In 2003, Adam Broomberg and Oliver Chanarin embarked on an ambitious project named Ghetto. For it, they travelled around the world taking photographs and interviewing inhabitants of 12 contemporary gated communities, from Tanzanian refugee camps to residents of the Rene Vallejo Psychiatric Hospital in Cuba.
The book is now out of print, but a new project by the Deutsche Börse Prize-winners revisits some of its imagery.
Scarti di avviamento is a term used by Italian printers for paper which is fed through a printing press to clean the ink drums between two prints. The developer can then be left with an image comprised of two different photographs merged together into one image. They look like the hand of a ghostly Photoshop.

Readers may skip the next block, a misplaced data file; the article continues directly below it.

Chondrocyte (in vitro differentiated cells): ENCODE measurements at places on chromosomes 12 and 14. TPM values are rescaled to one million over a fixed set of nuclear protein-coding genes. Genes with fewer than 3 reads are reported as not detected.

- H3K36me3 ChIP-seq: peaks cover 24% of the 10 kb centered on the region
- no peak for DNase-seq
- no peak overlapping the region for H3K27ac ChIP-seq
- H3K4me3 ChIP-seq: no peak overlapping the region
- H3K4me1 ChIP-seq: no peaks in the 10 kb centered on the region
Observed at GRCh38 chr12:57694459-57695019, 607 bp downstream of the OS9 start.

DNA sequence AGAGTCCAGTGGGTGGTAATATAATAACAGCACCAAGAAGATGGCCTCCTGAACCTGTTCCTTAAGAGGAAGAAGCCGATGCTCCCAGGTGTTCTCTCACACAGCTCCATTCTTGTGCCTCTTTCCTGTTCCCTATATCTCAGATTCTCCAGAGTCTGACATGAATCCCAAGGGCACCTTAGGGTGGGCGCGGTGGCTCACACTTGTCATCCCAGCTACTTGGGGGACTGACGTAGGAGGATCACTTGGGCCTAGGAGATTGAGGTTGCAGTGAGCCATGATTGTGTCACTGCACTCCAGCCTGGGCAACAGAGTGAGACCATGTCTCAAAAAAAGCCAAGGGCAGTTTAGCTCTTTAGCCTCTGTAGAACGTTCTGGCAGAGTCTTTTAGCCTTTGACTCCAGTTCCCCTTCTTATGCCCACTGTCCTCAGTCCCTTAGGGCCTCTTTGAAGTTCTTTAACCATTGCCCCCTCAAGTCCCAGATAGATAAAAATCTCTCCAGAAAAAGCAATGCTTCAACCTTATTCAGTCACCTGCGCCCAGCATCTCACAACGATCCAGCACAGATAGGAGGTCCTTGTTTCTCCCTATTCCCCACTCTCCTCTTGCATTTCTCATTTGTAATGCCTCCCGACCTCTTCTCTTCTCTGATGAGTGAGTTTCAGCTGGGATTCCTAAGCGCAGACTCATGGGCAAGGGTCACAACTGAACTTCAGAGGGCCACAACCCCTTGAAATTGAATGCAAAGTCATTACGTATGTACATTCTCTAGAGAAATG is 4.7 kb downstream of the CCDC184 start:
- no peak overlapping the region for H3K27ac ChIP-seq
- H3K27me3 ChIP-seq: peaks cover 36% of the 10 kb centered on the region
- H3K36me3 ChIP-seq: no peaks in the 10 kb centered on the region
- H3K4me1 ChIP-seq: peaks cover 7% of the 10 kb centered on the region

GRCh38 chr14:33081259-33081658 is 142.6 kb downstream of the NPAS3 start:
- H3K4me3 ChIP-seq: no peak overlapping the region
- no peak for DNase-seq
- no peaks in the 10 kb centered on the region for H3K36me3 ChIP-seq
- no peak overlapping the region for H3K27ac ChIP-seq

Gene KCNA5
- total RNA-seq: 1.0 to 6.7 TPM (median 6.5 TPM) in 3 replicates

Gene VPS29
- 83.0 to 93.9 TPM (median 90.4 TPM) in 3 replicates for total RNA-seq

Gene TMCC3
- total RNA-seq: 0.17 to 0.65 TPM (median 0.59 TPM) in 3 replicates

These scraps are usually tossed aside, but Gigi Giannuzzi, the publisher of Broomberg and Chanarin's work on Ghetto, was wise enough to think otherwise. Before his death last December, Giannuzzi had stored them away for safekeeping. After his death, they were discovered in his files.
With characters superimposed over disparate scenes, the results are captivating. It's almost difficult to believe that they're accidental.
'Scarti' by Adam Broomberg and Oliver Chanarin is out now (Trolley, £45)